So. You have heard about that thing called a bullet journal. Now you want to try it but you have no idea where to start? In this post, I want to give you a short summary of my personal experience with a Bullet Journal.
Whenever I come across a productivity method, I have to dive into it and see if it will work for me. Recently I was gifted a copy of “The Bullet Journal Method” by Ryder Carroll and knew instantly I had to give this new (but not so new) method a try.
Since my personal planning system has evolved in the past years I decided to try bullet journaling in my work planner. I need to keep up with a lot of tasks and meetings, notes and ideas so I thought this could work well.
What you need to start
To start your Bullet Journal all you need is a notebook and a pen. Of course, there is no end to your personal creativity. Many passionate bullet journalers use brush pens or watercolor to emphasize important things or notes. If you like color-coding, you can also integrate this into your personal bullet journal method.
I used a Travelers Notebook insert from Moleskine as I only wanted to try the method before I made any purchases. Of course, I also used my favorite pen, which is the Pentel EnerGel X 0.5 with black ink.
Bullet Journal Signifiers
Before I started my bullet journal I decided on my signifiers and wrote them on the first page of my notebook. This is one of the key structures of bullet journaling: the use of signifiers or keys. You can get creative with them as well but I would recommend to keep it simple.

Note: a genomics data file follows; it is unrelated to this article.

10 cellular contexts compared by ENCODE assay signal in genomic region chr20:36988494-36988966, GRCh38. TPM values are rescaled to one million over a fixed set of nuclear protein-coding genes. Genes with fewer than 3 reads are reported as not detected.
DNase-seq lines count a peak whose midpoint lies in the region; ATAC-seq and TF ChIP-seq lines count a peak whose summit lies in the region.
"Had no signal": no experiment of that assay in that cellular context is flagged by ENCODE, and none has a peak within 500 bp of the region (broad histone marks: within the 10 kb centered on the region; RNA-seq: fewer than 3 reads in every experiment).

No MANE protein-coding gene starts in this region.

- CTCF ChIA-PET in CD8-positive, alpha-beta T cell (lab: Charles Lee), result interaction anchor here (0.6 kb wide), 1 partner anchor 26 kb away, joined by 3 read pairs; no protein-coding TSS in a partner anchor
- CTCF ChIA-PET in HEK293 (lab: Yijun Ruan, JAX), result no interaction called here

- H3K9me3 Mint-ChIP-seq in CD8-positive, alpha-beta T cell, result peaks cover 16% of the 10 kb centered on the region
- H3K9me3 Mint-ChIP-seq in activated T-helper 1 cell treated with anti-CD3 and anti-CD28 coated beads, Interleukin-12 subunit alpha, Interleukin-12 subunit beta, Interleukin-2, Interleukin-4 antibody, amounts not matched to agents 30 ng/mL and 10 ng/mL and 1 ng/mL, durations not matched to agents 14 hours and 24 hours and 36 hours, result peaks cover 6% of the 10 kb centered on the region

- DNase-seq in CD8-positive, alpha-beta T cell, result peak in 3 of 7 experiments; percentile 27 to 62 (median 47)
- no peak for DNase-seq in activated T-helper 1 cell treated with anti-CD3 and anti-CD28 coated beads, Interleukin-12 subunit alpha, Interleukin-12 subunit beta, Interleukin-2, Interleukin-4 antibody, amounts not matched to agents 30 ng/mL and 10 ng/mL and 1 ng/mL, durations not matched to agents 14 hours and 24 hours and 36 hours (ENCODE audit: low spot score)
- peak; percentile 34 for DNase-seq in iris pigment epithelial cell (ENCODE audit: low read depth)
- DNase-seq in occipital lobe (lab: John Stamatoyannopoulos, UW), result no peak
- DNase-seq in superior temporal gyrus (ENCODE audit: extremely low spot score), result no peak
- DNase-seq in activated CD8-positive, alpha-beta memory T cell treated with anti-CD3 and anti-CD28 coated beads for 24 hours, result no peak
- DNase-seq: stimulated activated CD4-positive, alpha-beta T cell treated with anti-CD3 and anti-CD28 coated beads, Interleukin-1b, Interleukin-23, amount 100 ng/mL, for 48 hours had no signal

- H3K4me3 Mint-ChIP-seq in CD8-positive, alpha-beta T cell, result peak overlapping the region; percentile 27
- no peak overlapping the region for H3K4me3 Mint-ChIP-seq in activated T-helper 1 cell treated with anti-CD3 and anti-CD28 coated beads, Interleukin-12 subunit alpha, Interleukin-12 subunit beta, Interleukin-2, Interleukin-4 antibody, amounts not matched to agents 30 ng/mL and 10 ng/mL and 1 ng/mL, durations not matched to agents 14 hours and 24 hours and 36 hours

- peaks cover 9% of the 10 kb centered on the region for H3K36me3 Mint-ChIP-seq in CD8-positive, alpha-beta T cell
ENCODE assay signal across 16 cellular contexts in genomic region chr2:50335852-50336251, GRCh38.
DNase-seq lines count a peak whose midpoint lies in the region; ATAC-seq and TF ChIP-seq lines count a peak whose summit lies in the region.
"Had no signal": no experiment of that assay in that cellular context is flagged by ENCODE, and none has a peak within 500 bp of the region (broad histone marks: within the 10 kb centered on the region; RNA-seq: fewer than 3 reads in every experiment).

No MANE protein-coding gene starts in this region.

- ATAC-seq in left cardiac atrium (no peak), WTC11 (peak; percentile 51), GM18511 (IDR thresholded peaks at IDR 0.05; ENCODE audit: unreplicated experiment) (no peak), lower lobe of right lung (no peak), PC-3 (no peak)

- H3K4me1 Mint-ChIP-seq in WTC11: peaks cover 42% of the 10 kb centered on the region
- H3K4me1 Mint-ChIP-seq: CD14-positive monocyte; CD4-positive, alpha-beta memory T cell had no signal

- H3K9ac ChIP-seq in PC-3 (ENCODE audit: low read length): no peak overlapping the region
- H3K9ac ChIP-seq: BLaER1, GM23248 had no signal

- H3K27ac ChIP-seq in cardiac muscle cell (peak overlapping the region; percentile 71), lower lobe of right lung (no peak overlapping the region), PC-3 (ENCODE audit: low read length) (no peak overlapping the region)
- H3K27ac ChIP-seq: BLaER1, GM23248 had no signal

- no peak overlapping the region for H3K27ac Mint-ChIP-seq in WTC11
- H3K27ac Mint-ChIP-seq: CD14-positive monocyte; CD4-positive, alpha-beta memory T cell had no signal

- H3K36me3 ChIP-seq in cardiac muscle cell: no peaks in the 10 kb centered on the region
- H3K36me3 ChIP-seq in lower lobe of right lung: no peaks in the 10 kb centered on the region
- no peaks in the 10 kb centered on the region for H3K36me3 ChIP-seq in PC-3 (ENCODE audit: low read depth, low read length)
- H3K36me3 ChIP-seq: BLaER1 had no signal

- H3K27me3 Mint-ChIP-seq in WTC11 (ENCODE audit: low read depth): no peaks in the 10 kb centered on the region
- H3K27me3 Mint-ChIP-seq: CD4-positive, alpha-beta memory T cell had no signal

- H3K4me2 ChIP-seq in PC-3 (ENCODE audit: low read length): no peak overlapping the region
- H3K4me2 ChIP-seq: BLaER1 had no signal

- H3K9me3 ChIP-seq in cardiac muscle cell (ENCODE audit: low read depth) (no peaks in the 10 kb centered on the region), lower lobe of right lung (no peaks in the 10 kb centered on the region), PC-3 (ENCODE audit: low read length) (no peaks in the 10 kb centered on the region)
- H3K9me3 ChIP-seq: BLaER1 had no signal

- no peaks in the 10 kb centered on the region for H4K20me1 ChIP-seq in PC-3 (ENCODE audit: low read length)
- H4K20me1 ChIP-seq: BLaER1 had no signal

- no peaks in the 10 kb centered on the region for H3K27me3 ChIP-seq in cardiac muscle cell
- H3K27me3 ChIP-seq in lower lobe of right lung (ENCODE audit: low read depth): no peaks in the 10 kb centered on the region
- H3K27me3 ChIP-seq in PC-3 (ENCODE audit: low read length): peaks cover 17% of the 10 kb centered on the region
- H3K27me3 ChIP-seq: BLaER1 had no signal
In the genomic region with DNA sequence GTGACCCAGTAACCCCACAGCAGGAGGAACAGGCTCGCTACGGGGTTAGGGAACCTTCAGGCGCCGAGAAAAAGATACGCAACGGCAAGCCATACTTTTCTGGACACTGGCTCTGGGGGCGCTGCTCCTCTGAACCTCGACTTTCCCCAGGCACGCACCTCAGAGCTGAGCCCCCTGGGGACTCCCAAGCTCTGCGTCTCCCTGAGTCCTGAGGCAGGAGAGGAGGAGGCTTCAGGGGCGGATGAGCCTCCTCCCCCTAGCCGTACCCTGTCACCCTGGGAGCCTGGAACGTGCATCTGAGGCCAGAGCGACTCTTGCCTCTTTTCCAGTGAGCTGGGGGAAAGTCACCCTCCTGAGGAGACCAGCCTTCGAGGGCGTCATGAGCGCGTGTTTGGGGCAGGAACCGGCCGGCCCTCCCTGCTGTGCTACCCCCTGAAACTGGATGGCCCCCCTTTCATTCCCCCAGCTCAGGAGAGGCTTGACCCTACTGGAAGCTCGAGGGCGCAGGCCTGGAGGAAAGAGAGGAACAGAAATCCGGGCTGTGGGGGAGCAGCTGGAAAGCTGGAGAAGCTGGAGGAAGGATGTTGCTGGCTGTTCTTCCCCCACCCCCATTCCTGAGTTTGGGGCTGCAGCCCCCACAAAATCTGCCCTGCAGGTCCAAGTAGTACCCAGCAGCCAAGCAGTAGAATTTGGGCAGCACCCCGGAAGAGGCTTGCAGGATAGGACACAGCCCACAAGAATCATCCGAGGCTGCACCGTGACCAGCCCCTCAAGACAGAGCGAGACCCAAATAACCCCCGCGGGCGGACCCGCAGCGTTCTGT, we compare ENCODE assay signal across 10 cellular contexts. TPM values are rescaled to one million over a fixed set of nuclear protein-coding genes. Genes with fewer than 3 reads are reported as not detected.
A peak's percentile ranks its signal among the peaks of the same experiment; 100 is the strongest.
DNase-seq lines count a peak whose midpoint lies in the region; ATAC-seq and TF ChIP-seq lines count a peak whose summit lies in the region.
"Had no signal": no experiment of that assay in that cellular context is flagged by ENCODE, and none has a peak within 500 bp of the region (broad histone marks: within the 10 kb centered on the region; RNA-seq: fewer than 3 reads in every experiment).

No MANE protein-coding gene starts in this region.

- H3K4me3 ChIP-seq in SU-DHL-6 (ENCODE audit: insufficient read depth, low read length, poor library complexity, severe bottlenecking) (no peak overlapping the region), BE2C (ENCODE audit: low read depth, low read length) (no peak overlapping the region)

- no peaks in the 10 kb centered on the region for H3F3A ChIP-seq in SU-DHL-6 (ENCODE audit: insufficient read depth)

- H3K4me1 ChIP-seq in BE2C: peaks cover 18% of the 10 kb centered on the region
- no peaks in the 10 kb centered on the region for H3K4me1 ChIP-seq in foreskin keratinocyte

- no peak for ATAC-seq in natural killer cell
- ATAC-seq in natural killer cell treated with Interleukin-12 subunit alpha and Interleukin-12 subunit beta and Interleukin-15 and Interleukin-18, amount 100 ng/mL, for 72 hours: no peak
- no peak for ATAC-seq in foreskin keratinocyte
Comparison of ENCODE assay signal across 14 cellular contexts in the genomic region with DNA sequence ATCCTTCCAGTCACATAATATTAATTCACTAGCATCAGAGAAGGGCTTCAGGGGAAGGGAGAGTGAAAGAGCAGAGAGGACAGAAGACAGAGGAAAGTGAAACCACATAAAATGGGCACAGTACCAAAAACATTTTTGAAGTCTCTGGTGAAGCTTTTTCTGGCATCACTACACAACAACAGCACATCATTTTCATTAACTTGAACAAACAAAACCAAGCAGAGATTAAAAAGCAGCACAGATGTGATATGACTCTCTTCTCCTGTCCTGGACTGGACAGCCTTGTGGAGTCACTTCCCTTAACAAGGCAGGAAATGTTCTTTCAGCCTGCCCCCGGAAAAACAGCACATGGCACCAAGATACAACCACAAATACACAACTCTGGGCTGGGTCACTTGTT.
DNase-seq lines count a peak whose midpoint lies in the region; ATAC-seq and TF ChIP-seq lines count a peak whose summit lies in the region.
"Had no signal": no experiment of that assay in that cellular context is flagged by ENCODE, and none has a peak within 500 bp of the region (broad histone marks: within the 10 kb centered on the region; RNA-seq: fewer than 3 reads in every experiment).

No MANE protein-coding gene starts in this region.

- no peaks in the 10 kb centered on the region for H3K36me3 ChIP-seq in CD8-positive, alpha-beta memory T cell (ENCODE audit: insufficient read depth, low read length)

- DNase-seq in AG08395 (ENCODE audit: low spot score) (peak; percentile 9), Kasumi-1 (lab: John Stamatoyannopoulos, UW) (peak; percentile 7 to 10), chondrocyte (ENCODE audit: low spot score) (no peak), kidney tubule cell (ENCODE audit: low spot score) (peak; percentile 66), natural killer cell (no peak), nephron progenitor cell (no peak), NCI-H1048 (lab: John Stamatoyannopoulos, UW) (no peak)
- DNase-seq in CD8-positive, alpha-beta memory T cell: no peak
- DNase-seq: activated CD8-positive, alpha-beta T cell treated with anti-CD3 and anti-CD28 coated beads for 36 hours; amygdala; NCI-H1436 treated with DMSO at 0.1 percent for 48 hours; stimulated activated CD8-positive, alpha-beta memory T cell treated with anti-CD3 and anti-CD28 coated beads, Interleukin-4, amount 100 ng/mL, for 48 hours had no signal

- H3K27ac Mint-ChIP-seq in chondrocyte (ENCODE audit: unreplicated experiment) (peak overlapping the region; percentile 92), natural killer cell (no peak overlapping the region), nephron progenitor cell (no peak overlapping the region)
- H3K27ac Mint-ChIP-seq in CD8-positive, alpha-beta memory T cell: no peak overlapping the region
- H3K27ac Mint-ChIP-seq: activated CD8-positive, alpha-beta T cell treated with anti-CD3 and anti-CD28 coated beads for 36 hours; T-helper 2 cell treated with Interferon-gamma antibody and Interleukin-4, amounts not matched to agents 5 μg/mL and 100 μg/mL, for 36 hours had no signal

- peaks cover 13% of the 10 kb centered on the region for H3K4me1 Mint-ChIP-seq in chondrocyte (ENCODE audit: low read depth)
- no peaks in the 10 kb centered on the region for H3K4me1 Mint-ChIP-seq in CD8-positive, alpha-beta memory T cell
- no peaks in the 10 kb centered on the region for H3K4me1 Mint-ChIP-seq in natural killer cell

For each day I started with the date as heading and then just kept on writing all the important information I wanted to capture, each one in a single line starting with the corresponding signifier.
Sections of a bullet journal
Based on my research on Social Media and the Internet as well as the books I have read regarding this topic there are five main sections in a bullet journal:
- Future Log
- Monthly page(s)
- Weekly page(s)
- daily log
- Collections (this is what notes regarding a specific topic are called)
My work bullet journal only had a daily log as all the future planning was done using digital systems (f.e. Microsoft Outlook).
The weekly review
Since I was using my bullet journal for work, my week only had 5 days. So every Friday afternoon I would sit down and catch up on all the things still unattended in my notes. The company I work for uses mainly digital tools for team collaboration so I transferred everything which was still open to the corresponding system.
Integrate Bullet Journal artifacts into your style
As with all planners and all the methods, it finally comes to making it your own. In short, take all from a method that will fit your needs. Try something for at least a month and see if it improves your productivity.
For me personally, I decided not to fully adopt this method. I have carried over the future log as I like to decorate my pages in my every-day-carry planner so I usually don’t write anything in until the week before. This gives me the ability to plan ahead without deciding which planner I will use this month or which theme my monthly pages will have.
Have you tried the method yet? Let me know how your experience was in the comments below!
The Bullet Journal Method by Ryder Carrol is very easy to read and perfect for bullet journaling beginners.
He describes how he developed the method that helped him become consistently focused and effective.